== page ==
Chapman Driver Seating
Putting driver comfort first
Following on from their successful product launches of the new height adjuster, SideRiser 2 (SR2) and the posture improving ProBax seat at Euro Bus Expo last November, Kirsty Flatt caught up with David Cattanach, Director of A.E. Harris (parent company of Chapman Driver Seating) at their manufacturing plant in the Jewellery Quarter of Birmingham, to find out more about these unique products and to see them in production.
The first thing that struck me after my satnav malfunction-assisted tour of central Birmingham was the sheer scale of the site. There was no fear of driving past; Chapman Driver Seating and A E Harris own the street! A large overhead Chapman Driver Seating sign was visible from several streets back, confirming I had arrived at the right destination. If it wasn’t for the cars parked on the road and pavement, it would have been easy to imagine that you had just stepped back in time, as the old, red brick buildings line both sides of the street. However, what soon became very apparent was that although they might be in dated premises, their products and manufacturing processes are leading the way in driver seating.
SideRiser 2 (SR2)
Driver comfort is something that Chapman Driver Seating has had a vested interest in for many years and safety is also of paramount importance when designing an adjustable seat.
Their SideRiser (SR1) height adjuster has been a popular purchase since it was first introduced in 2009 and was the preferred seat for most UK operators (including Stagecoach from the introduction of the unit) but it wasn’t without its problems. A few welding issues prompted an early design change and set the scene for one of the main features of the SR2. There was also some movement in the unit due to the adjustment mechanism and the sheer load that the design was able to cope with.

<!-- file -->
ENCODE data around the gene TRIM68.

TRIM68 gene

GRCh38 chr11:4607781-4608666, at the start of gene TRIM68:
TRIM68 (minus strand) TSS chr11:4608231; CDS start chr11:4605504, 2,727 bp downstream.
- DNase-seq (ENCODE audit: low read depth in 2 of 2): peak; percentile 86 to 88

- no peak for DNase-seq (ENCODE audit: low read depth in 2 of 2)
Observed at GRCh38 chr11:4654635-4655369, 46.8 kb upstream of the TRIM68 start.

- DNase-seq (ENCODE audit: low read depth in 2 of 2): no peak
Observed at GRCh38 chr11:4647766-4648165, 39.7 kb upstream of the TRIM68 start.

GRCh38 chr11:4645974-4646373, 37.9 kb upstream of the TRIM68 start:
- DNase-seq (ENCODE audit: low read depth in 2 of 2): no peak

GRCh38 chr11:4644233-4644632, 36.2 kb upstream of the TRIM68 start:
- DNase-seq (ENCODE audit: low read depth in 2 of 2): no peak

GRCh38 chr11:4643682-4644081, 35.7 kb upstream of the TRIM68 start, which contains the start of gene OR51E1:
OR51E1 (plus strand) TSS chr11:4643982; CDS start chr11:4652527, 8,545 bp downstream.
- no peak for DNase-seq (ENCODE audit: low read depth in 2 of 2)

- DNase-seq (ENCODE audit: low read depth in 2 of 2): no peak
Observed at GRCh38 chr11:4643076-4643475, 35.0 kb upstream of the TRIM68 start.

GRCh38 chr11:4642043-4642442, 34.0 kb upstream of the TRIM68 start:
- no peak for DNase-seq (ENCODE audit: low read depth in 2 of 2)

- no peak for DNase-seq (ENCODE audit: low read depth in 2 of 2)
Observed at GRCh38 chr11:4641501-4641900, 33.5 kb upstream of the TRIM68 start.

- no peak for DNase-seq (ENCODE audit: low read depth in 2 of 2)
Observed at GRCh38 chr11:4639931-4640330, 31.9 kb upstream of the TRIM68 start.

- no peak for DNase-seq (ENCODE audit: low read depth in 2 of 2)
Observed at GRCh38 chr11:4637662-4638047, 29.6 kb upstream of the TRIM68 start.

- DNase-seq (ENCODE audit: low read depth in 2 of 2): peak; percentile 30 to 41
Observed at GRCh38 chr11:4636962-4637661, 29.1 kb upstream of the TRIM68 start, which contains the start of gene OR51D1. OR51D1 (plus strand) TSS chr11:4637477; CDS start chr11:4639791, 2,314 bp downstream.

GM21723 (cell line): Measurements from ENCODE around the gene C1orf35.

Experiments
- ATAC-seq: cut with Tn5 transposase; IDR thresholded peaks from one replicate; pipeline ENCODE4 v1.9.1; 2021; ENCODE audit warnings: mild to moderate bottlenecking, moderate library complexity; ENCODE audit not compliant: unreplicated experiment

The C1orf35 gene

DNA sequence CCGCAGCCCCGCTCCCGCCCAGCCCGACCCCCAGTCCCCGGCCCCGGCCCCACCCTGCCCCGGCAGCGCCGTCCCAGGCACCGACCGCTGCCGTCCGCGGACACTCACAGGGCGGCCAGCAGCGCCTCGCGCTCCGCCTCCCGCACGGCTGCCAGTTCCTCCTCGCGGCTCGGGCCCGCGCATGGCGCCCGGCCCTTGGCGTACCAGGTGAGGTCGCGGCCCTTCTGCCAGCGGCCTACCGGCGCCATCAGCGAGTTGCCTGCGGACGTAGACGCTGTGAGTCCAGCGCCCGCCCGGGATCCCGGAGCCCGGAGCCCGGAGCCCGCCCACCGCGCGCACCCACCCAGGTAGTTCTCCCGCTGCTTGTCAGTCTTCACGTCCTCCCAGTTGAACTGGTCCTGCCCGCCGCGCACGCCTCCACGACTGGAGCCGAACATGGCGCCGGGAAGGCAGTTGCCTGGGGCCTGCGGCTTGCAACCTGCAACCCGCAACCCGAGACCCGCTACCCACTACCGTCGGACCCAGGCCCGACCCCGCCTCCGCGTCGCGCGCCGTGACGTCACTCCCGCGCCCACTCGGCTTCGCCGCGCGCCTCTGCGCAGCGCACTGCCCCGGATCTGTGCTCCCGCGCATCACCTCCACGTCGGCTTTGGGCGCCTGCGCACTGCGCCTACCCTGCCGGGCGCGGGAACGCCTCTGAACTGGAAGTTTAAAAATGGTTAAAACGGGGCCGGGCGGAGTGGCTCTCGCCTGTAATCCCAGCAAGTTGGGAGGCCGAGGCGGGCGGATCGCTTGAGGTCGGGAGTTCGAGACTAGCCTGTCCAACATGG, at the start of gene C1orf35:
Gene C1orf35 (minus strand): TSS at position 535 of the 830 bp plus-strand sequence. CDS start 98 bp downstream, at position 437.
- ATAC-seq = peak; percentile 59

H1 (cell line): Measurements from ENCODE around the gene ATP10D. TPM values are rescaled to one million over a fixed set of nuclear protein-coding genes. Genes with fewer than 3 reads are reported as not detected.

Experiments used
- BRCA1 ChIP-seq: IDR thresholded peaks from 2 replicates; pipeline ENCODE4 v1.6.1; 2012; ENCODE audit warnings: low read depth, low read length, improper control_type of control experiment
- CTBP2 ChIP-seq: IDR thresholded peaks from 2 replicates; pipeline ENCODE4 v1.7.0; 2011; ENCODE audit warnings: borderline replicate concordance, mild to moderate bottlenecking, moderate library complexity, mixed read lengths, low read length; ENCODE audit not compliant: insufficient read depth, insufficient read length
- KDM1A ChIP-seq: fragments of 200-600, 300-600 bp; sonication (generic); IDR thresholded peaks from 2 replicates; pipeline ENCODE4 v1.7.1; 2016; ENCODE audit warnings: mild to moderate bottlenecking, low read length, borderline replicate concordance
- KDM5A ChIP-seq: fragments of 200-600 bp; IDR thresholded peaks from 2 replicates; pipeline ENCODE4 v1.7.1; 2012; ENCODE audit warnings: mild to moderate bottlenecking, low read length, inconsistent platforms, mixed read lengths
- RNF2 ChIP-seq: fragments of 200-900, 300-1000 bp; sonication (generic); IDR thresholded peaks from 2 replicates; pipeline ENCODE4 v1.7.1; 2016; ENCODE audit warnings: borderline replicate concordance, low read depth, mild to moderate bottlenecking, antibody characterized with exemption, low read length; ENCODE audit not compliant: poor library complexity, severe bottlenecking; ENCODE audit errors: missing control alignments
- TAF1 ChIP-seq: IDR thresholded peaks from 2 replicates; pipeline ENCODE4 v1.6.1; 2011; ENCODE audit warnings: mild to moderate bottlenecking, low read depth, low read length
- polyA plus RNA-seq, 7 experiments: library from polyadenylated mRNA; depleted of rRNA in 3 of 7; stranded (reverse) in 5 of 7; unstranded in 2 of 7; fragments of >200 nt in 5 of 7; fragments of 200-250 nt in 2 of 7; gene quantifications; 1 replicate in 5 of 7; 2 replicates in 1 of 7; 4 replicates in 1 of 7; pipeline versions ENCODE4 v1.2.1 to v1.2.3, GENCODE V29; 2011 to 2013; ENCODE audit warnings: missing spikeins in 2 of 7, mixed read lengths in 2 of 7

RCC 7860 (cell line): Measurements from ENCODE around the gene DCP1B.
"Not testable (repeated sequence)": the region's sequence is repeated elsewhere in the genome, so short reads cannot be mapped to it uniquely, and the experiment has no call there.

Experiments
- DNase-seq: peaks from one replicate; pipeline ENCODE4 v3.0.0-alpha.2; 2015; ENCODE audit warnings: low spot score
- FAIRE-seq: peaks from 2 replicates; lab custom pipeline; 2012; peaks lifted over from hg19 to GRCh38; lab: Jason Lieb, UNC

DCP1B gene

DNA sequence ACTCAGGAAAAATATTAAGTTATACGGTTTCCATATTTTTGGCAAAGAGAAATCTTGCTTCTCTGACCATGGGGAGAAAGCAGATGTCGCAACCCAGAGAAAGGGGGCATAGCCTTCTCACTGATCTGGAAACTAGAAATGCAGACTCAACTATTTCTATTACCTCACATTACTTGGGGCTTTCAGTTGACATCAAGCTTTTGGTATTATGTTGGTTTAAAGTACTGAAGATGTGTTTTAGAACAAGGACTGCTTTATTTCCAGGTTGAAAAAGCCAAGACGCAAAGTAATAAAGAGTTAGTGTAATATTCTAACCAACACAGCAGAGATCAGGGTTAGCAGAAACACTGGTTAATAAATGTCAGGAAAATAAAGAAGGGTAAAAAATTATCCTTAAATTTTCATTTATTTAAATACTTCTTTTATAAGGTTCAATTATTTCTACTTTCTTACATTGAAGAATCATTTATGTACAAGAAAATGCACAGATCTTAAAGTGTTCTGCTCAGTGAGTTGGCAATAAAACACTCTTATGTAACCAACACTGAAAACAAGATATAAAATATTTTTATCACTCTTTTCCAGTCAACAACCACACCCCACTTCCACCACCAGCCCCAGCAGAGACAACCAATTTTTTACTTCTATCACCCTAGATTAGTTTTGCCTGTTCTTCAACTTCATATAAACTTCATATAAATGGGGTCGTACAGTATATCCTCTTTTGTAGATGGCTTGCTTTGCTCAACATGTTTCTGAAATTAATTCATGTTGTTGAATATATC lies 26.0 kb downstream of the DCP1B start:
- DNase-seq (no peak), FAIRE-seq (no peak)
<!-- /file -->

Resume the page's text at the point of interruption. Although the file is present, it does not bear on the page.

SR1 was developed with two main features in mind – a safe working load of 30 stones (190kg) and ‘fail-safe’ features. Chapman knew that with the heavy duty use of a driver seat, parts will wear and eventually fail, but they wanted a unit that would ‘fail’ safely. The Mk250 height adjuster had been the unit of choice for many years but if not properly maintained or inspected regularly, the metal teeth on the adjusting mechanism could wear or eventually break off which could cause further problems. Most Mk250’s were fitted with heavy rubber gaiters, so regular inspection was not an easy option. The SR1 adjusters use acme-threaded spindles so there can be no sudden collapse in the event of wear and the unit was tested at Millbrook using actual bus ride data. The basis of the accelerated life testing was 30 stone driver, four adjustments per day in service for 20 hours per day, unmaintained for five years.
The SR2 design brief was to remove the excess movement of the earlier SR1 and remove as much welding as possible. When visitors and engineers saw the new unit at the NEC last November it was so well received that Chapman decided to press on with an initial sample batch of 200 units. Such was the early demand this year this number has now passed 250 units in service and two of the top four operators have put this unit into their standard driver seat specification.
Unlike the scissor gears of the SR1, the SR2 uses planetary gears and has a rotating knob adjustment rather than a lever or winder handle and as per the design brief, much of the welding has been removed. One feature that drivers have particularly embraced is the fact that it has an easily viewed linear scale so that once they have found their preferred setting; it is simple to adjust and remember, saving precious handover time.